SCADA systems are common management tools for much of our infrastructure. Because these systems are responsible for protecting a large part of what keeps our country running, it is important that we take extra measures to reduce security vulnerabilities.
The United States Department of Energy has compiled a list of 21 best practices to help improve the security of SCADA systems. Here, we provide a brief overview:
Evaluate all connections and services with access to the SCADA system
The Department of Energy recommends that you identify and analyze all network connections that are part of your SCADA system. They specifically recommend checking the following:
- Internal local area and wide area networks
- Internet connections
- Wireless network devices, including satellite uplinks
- Modem or dial-up connections
- B2B Connections to business partners, vendors or regulatory agencies
Perform a risk analysis. Which of these is necessary? Is having the connection worth the risk to the system? Once you have identified the unnecessary connections, remove them. This will decrease the chances of a security breach.
Once you have identified the necessary connections, take steps to reinforce the security of those connections to your SCADA network. Installing a network firewall device and establishing VPN connections on any external or internet connections will help to ensure the integrity of your systems.
Similarly, you should evaluate all services connected to your SCADA system and disable any that are not in use. Allowing access for a service that is not a necessity is a risk.
Go beyond proprietary protocols and default configurations
The United States Department of Energy encourages you to be wary of default configurations from SCADA companies. They encourage those using SCADA to perform thorough evaluations of their own systems. Although proprietary protocols may be easier, the Department of Energy warns that these protocols are often not enough to protect against threats.
Modern SCADA systems typically come equipped with security features, but often these are set at a low level. Set these to the max to lower the potential of threats.
Audit your SCADA system to determine vulnerabilities
Another strong recommendation from the Department of Energy deals with audits and physical evaluations of your system. They encourage users to perform network and physical evaluations in an effort to find vulnerabilities. This includes physically scanning any remote sites. Unmanned areas are a particular threat.
You will not know your weak points unless you take measures to try and find them. In addition, they encourage that you have a plan in place for incident monitoring and reporting to minimize damage in the event of a breach.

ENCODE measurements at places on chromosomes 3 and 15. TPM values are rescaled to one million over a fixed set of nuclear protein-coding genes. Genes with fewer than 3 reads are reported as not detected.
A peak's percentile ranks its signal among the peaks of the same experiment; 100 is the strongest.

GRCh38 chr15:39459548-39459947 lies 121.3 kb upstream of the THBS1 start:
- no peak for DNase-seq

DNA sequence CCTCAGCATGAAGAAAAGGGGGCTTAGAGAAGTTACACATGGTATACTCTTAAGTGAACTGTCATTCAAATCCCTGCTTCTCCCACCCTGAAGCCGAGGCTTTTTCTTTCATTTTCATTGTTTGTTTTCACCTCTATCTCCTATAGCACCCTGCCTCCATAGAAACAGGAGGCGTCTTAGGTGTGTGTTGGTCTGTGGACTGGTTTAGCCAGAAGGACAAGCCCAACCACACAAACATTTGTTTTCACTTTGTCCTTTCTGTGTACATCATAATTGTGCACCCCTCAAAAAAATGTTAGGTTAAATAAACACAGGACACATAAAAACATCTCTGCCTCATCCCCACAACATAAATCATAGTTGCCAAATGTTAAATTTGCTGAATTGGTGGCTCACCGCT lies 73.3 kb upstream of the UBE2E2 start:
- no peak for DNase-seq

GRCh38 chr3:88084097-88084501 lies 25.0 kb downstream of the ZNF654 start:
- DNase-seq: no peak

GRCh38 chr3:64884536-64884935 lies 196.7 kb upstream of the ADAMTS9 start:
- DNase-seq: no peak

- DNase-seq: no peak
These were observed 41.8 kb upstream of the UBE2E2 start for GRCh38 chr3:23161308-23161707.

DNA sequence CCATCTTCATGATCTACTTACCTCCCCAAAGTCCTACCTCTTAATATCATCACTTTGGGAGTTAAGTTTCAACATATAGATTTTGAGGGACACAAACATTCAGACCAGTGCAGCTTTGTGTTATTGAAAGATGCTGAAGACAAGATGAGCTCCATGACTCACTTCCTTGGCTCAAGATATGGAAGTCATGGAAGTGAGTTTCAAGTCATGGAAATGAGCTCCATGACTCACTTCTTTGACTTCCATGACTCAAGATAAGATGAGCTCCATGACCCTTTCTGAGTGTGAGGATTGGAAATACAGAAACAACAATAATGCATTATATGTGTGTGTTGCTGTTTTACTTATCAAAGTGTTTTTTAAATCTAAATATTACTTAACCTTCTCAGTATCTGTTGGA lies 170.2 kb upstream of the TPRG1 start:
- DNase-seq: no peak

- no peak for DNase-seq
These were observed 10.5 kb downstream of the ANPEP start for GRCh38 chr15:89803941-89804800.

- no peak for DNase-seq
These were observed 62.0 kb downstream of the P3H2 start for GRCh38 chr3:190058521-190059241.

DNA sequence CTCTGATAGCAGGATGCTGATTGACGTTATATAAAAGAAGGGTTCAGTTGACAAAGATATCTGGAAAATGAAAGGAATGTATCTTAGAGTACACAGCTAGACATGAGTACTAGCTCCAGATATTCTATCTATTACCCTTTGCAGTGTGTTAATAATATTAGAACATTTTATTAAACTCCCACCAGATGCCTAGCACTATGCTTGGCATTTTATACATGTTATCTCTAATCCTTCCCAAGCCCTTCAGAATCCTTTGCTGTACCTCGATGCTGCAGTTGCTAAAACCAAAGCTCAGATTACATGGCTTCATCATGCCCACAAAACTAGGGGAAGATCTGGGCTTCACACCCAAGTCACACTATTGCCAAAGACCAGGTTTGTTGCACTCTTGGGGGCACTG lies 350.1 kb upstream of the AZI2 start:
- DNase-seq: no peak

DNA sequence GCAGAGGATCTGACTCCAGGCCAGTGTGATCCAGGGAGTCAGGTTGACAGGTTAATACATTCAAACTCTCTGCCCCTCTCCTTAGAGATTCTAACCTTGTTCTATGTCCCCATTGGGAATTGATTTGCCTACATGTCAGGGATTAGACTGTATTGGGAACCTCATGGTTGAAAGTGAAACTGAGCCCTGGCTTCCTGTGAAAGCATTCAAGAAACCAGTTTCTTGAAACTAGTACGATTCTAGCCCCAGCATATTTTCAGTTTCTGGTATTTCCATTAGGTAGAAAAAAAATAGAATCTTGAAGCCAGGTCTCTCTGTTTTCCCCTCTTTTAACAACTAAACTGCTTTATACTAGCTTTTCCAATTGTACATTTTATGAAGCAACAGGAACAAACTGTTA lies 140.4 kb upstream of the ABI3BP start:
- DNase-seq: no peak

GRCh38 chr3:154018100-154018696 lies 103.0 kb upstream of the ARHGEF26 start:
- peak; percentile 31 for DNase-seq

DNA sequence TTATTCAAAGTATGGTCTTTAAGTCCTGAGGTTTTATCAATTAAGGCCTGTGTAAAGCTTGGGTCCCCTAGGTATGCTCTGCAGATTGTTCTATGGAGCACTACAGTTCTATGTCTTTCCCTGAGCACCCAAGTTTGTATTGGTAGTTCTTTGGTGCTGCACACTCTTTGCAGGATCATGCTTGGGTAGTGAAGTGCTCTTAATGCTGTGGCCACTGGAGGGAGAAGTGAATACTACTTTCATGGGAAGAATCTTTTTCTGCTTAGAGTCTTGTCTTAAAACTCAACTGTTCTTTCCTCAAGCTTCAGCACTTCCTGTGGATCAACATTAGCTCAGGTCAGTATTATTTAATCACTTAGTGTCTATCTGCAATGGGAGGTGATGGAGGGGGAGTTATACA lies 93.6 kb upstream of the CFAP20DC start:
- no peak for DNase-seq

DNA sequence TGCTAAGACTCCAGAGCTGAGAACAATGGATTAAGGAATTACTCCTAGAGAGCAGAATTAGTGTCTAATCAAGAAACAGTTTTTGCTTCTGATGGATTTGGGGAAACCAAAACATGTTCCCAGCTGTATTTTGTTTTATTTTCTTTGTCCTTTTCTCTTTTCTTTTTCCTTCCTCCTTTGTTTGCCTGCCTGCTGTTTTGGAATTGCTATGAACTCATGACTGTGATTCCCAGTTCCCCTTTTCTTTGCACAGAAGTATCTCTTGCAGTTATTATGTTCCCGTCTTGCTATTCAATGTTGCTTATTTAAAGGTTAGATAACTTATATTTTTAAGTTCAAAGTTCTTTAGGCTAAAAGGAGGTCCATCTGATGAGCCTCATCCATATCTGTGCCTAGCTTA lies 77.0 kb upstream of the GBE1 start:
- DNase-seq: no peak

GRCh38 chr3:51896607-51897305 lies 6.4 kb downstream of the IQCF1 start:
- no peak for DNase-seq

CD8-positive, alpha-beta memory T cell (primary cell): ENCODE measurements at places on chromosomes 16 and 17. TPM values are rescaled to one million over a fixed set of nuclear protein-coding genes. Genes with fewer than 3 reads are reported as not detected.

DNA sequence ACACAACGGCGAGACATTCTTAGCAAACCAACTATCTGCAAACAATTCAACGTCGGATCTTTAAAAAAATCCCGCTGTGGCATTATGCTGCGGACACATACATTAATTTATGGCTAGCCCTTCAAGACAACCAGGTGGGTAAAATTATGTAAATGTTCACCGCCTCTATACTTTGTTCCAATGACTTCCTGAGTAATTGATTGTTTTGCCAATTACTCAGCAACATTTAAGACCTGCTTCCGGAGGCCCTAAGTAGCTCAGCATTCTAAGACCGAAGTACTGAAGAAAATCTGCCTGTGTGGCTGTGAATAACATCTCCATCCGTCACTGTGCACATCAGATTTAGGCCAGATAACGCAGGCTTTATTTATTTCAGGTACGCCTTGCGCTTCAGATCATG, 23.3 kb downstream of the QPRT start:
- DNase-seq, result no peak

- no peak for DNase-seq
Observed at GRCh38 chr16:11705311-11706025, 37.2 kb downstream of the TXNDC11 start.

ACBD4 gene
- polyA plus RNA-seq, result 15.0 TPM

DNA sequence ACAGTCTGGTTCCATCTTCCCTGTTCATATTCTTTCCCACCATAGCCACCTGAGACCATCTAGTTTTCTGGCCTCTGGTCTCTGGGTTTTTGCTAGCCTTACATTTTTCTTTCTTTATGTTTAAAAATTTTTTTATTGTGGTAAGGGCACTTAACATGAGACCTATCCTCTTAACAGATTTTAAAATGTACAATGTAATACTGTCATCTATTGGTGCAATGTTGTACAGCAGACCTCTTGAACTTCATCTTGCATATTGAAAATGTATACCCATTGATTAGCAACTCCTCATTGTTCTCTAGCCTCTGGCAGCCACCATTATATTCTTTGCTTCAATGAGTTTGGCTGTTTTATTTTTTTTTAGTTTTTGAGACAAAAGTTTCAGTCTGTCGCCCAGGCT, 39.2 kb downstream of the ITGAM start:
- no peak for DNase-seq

They even suggest the use of �Red Teams,� or groups of workers with enough knowledge of the system to identify weaknesses, to develop a list of possible vulnerabilities. Don�t stop there. Continually practice and maintain efforts to spot any weak areas. Make sure all workers are aware of their roles in the event of a problem.
One of the most effective methods of finding weak points is to hire a third-party company to perform a penetration (or pen) test. These companies specialize in finding vulnerabilities in your system. Their entire job is to ethically hack your system, then report back with recommendations to fix the issues.
Develop strategies for protection
The Department of Energy recommends that you clearly document weak spots and that you have a written network protection plan in place. Where are problems likely to occur? What are some steps that can be taken to prevent further issues from occurring? Who should workers contact? Documenting these items provides a quick way for workers to find problems and evaluate solutions should the need arise.
Prepare your staff
It is unfair to expect your staff to know how to handle critical situations if you haven�t given them the proper training or tools. To that end, the Department of Energy recommends that you provide regular training for staff members and that you perform drills and assessments to properly educated and hold workers accountable.
Disaster recovery and backups are also helpful. In the event of a breach, you can ensure that things continue to run as smoothly as possible.
SCADA systems are great tools for managing large amounts of information. Taking extra steps to ensure the security of your system is a relatively small effort in comparison to the potential loss of productivity, damage to your SCADA system, or even possible lawsuits that could occur as the result of an insecure system. Want to learn more? Check out our post which discusses why protecting our water is a homeland security issue.